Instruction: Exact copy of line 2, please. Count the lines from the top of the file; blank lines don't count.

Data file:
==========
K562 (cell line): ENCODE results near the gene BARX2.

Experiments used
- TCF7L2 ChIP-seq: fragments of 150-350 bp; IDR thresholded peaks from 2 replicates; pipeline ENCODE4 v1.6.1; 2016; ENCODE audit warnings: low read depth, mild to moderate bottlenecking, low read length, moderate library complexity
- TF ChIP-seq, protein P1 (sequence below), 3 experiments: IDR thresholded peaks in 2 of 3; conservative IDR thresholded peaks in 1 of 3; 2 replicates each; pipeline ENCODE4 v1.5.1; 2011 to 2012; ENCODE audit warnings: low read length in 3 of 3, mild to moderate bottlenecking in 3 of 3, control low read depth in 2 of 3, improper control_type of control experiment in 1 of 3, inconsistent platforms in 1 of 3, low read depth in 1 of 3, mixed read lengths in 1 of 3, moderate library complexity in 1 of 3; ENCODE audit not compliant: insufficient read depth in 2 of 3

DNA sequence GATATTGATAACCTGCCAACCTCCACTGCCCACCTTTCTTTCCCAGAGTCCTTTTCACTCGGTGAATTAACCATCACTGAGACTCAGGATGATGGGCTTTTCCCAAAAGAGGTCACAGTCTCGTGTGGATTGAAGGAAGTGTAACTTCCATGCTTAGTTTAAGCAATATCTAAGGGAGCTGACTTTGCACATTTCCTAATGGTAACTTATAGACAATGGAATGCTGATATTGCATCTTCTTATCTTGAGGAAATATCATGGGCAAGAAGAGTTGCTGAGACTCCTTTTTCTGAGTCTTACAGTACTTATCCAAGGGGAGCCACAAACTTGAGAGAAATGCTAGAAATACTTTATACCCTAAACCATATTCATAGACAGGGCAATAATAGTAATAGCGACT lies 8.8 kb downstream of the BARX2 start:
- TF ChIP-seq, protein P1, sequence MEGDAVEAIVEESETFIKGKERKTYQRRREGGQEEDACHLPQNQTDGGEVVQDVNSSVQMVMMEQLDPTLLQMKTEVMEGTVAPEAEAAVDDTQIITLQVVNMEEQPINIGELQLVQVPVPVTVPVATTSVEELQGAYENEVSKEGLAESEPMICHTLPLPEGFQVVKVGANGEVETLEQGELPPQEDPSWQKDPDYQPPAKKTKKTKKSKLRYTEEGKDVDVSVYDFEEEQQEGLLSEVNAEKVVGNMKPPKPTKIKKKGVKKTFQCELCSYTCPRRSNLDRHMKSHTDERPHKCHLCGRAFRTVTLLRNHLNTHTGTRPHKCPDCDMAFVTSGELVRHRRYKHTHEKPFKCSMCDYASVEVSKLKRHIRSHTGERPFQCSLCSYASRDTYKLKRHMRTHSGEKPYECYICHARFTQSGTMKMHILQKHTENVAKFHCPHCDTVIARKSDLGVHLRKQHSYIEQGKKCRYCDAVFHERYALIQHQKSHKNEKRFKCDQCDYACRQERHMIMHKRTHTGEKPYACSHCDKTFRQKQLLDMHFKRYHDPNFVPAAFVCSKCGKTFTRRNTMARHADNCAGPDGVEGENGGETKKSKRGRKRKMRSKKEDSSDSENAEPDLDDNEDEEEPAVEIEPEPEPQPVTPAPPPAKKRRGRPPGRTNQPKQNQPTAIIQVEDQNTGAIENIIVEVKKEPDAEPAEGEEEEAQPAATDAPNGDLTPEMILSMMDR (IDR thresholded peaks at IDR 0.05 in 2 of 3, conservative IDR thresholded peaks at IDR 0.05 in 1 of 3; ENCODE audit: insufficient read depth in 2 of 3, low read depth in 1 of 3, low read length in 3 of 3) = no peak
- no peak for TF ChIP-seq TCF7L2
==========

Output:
Experiments used